The illustrated embodiment of frequency detector 818 counts the number of DATA pulses within one CK4 cycle. The frequency of CK4 should equal to the bit rate of the DATA pattern. Suitable encoding used for the DATA signal will ensure that there will be only one CK4 rising edge for each data pulse falling edge, if the frequency of CK4 is equal to the data rate. If the CK4 frequency is equal to the data rate then the Q-output of flip-flop 888 will be high prior to each rising edge of CK4 and the Q-outputs of flip-flops 890 and 892 will be low prior to each rising edge of CK4. If the Q-output of flip-flop 888 is low prior to the rising edge of CK4 then the SLOW-DOWN2 signal will go high for the duration of the next CK4 cycle, signaling that oscillator 535 should slow down. If the Q-output of flip-flop 890 is high prior to the rising edge of CK4, then the SPEED-UP2 signal will go high for the duration of the next CK4 cycle signaling that the oscillator should speed up.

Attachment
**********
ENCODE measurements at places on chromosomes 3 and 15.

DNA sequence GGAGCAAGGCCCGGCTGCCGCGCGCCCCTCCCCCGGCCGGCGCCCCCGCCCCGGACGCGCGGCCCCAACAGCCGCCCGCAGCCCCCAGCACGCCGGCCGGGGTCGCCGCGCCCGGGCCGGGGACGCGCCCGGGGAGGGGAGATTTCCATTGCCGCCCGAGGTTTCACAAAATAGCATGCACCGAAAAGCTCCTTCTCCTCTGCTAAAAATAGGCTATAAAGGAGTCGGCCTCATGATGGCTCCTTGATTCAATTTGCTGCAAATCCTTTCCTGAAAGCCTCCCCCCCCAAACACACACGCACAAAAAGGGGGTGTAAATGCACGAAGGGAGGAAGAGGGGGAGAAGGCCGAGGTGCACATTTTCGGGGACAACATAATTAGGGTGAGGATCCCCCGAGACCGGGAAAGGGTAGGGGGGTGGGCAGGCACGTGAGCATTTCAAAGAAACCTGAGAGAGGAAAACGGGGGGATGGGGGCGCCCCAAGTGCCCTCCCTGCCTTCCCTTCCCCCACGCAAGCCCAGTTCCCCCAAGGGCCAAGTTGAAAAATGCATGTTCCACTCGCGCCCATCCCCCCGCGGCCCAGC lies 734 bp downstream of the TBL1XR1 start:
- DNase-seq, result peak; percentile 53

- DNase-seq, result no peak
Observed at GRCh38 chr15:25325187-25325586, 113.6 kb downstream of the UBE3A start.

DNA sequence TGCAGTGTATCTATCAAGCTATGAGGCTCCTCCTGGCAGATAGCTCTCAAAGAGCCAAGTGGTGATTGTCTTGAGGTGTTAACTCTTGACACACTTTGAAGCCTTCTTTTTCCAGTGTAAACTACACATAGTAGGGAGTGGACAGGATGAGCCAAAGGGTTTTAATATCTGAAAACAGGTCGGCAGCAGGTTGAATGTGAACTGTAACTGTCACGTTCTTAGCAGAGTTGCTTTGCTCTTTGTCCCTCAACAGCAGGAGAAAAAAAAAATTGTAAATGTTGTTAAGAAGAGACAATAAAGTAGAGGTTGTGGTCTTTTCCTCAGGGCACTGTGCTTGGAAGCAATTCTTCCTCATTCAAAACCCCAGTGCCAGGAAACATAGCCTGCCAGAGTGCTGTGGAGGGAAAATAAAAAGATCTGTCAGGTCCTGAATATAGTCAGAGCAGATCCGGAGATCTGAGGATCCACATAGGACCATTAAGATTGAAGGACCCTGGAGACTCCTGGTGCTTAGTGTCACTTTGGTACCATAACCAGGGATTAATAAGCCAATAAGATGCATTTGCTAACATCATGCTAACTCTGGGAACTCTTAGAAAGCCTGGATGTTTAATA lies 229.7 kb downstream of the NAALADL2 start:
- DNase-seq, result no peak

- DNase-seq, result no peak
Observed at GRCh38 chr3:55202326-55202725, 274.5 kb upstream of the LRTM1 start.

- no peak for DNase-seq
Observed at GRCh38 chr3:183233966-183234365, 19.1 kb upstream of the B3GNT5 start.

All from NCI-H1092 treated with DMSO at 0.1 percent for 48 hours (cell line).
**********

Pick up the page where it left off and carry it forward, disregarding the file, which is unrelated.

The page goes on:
Another exemplary data coding scheme that may be used in an isolation system constructed in accordance with this invention is shown in
It is desirable to use the logic “1” that is present at the beginning of each bit period for clock recovery, since it is always present at periodic intervals. However, if the reverse data bit from the previous bit period is a one, the rising edge at the beginning of the next bit period will not be readily seen by a logic gate and therefore will not be useful for clock recovery. To mitigate this effect and to allow reliable clock recovery, every fourth bit in the reverse field may be guaranteed to be zero by the encoding algorithms that are employed. The total frame length can be increased if more control bits need to be sent across the barrier in the reverse direction. Every fourth clock edge (the one associated with a zero in the previous reverse bit field) may then be used for clock recovery.
A block diagram of an exemplary PLL circuit that can perform clock recovery in accordance with the coding scheme of